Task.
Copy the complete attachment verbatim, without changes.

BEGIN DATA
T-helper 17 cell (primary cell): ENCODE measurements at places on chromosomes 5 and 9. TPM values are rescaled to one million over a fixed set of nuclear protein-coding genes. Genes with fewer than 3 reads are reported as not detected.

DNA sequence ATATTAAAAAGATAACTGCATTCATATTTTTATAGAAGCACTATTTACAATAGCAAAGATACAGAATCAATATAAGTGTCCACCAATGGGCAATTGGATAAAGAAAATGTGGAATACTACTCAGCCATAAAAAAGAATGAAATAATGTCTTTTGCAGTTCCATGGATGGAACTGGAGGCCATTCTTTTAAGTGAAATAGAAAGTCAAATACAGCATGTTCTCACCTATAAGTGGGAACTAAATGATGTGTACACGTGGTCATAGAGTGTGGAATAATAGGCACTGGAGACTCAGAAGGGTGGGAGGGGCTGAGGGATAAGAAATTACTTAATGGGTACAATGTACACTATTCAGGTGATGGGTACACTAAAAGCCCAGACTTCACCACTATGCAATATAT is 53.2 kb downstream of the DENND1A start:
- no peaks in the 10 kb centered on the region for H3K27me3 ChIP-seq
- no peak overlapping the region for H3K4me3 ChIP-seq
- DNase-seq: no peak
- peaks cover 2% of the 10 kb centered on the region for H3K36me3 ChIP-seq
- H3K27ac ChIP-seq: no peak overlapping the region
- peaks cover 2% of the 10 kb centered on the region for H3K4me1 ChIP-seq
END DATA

T-helper 17 cell (primary cell): ENCODE measurements at places on chromosomes 5 and 9. TPM values are rescaled to one million over a fixed set of nuclear protein-coding genes. Genes with fewer than 3 reads are reported as not detected.

DNA sequence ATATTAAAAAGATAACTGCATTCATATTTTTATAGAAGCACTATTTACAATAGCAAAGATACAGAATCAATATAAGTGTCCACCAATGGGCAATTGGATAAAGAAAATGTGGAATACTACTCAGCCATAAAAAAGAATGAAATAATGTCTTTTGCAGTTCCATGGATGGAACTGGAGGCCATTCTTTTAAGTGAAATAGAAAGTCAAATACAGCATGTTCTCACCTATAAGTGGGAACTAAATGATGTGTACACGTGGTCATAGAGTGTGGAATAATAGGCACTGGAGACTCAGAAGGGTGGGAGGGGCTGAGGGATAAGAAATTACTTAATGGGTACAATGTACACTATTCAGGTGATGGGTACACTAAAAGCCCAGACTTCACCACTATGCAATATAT is 53.2 kb downstream of the DENND1A start:
- no peaks in the 10 kb centered on the region for H3K27me3 ChIP-seq
- no peak overlapping the region for H3K4me3 ChIP-seq
- DNase-seq: no peak
- peaks cover 2% of the 10 kb centered on the region for H3K36me3 ChIP-seq
- H3K27ac ChIP-seq: no peak overlapping the region
- peaks cover 2% of the 10 kb centered on the region for H3K4me1 ChIP-seq